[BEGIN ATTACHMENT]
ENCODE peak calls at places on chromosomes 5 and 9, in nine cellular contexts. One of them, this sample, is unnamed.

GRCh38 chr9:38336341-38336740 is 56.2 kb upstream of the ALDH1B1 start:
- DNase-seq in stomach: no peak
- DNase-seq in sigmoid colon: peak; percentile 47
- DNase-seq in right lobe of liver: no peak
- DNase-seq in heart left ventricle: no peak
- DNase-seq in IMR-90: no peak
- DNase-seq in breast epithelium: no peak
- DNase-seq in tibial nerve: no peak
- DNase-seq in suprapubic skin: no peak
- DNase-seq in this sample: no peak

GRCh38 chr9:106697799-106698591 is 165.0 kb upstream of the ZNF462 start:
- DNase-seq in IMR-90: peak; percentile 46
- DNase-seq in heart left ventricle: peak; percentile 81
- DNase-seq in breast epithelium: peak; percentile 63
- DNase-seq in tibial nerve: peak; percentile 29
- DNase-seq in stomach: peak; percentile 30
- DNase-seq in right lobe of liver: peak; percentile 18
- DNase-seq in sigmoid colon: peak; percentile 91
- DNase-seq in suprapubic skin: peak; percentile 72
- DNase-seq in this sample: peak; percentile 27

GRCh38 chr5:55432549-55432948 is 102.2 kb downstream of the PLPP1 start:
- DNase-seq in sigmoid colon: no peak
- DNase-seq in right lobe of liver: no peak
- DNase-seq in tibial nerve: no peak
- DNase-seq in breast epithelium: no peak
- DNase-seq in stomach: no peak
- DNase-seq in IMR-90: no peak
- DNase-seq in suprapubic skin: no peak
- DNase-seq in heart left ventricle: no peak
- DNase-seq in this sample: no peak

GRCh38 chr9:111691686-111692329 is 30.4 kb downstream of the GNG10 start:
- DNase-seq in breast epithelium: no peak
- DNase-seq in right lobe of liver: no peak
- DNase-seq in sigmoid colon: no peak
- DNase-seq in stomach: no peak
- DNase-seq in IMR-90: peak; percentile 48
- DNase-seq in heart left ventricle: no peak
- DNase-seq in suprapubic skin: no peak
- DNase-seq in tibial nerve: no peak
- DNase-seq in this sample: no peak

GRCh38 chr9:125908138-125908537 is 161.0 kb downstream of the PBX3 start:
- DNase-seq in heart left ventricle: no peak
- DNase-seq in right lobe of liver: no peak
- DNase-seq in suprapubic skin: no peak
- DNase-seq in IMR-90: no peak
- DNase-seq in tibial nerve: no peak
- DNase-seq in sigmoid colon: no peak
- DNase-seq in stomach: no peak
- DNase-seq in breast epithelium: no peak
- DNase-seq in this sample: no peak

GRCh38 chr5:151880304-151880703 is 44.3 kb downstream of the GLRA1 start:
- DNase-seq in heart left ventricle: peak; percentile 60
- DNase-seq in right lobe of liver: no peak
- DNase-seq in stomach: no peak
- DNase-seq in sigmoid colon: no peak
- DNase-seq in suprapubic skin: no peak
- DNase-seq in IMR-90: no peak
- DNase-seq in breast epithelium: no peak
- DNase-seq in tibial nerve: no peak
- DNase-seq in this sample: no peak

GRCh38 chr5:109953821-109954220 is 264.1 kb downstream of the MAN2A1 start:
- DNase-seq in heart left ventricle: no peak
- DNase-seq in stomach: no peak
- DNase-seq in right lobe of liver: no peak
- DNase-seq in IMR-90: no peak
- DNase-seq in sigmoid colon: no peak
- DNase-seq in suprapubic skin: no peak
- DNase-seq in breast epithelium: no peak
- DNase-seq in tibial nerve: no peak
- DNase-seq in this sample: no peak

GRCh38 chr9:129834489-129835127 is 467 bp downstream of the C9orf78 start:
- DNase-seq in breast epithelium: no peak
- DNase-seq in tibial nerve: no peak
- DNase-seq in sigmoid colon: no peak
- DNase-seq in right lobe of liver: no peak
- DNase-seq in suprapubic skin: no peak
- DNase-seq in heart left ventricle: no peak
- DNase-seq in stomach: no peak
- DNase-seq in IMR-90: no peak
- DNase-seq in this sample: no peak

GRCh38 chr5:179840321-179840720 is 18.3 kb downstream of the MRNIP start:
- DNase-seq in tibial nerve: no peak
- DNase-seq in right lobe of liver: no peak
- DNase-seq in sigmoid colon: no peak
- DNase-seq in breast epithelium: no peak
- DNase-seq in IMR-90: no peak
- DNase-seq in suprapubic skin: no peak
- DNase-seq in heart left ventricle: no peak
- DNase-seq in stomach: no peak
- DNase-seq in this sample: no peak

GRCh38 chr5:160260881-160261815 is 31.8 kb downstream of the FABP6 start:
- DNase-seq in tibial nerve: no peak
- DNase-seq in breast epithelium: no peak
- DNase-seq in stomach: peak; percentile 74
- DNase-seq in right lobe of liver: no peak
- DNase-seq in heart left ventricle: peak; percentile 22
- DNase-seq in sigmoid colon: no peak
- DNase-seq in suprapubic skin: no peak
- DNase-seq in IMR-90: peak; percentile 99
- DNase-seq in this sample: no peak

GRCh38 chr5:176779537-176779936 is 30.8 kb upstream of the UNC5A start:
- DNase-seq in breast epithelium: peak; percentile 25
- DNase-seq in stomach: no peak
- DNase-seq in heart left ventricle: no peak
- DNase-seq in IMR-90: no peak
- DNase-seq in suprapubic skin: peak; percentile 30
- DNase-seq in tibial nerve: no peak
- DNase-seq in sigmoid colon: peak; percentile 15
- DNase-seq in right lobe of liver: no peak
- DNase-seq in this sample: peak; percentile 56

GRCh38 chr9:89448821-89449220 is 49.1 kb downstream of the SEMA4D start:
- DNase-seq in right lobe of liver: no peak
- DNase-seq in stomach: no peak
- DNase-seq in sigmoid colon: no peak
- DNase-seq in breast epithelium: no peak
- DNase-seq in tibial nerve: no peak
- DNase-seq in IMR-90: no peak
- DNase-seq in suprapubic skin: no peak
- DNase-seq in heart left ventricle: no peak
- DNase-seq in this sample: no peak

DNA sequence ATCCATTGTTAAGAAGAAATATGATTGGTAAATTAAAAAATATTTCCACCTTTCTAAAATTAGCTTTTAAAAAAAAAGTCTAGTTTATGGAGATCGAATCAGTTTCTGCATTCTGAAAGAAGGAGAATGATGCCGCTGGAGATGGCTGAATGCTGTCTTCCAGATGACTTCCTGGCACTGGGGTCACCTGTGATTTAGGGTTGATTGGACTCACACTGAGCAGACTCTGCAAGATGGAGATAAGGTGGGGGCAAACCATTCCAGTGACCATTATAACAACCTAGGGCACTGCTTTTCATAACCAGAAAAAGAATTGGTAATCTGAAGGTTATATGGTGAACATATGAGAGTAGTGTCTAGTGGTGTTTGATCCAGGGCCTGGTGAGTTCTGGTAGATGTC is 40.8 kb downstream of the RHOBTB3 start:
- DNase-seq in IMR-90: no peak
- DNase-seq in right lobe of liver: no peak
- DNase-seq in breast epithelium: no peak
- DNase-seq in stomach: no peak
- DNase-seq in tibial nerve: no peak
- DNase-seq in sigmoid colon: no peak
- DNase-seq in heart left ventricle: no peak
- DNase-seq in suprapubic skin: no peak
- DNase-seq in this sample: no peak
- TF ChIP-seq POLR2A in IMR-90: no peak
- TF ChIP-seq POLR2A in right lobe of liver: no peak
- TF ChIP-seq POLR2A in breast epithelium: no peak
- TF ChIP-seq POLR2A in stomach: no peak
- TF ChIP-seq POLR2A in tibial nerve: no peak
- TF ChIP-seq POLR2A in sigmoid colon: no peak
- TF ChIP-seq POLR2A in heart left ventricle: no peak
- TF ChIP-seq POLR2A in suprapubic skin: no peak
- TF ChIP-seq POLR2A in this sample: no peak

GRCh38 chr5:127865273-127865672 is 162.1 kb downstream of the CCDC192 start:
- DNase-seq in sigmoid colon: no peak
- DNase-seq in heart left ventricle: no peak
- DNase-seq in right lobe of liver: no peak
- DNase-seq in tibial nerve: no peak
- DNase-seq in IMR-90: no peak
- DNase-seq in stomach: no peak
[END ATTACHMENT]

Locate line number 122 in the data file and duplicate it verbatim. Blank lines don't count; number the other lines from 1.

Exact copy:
DNA sequence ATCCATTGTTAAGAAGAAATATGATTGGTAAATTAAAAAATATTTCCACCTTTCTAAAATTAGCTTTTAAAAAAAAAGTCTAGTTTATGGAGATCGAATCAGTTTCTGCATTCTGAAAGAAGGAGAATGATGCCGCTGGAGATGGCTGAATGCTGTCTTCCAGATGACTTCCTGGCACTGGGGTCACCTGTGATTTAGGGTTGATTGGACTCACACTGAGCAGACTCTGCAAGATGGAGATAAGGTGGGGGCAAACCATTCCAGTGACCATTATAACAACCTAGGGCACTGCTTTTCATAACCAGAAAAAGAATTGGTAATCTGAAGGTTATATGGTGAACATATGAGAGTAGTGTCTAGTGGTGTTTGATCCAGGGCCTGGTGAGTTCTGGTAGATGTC is 40.8 kb downstream of the RHOBTB3 start: